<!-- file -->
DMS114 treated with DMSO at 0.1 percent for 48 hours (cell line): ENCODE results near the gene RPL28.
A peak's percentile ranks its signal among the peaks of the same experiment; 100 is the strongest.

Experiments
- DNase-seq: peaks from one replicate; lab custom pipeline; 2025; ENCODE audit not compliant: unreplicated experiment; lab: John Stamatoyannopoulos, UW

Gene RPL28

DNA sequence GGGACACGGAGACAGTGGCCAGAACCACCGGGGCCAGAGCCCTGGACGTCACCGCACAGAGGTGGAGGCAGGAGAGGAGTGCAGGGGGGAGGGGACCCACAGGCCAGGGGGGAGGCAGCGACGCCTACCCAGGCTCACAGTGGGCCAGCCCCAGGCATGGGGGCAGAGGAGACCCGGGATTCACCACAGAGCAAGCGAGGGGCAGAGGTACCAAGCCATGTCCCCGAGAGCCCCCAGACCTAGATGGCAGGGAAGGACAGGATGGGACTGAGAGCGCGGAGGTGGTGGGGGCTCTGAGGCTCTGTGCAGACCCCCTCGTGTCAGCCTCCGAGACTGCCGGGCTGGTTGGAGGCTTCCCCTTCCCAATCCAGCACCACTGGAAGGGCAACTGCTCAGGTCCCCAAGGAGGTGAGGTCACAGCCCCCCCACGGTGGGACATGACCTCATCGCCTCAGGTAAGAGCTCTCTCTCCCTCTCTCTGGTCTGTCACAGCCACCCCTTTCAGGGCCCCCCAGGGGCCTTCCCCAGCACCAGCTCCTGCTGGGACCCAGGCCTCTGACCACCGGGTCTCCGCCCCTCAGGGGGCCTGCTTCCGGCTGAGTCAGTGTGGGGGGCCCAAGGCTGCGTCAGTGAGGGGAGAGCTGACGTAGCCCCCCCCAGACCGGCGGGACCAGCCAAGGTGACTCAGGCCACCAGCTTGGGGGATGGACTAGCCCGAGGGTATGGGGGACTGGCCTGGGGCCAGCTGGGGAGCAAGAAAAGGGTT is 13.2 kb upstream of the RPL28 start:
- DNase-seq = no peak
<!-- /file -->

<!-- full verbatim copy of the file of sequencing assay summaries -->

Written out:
DMS114 treated with DMSO at 0.1 percent for 48 hours (cell line): ENCODE results near the gene RPL28.
A peak's percentile ranks its signal among the peaks of the same experiment; 100 is the strongest.

Experiments
- DNase-seq: peaks from one replicate; lab custom pipeline; 2025; ENCODE audit not compliant: unreplicated experiment; lab: John Stamatoyannopoulos, UW

Gene RPL28

DNA sequence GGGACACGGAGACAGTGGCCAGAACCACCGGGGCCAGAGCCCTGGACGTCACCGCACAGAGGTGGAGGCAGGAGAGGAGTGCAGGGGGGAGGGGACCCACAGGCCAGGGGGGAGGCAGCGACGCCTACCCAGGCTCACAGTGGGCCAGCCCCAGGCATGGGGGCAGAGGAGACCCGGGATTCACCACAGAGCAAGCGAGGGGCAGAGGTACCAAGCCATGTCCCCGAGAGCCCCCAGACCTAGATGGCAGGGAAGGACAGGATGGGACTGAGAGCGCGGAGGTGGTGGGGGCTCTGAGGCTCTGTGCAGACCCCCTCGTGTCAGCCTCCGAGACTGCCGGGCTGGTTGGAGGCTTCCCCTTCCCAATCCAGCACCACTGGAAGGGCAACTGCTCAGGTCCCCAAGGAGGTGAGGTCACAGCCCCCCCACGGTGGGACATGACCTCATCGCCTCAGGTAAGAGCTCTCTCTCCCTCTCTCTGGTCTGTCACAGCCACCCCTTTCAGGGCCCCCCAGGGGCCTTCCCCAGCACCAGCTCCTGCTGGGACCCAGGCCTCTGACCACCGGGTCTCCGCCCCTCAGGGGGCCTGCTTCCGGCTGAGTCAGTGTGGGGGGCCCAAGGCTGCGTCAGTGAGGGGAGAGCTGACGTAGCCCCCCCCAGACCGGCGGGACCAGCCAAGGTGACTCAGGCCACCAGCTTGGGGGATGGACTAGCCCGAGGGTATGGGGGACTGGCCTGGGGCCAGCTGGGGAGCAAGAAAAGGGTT is 13.2 kb upstream of the RPL28 start:
- DNase-seq = no peak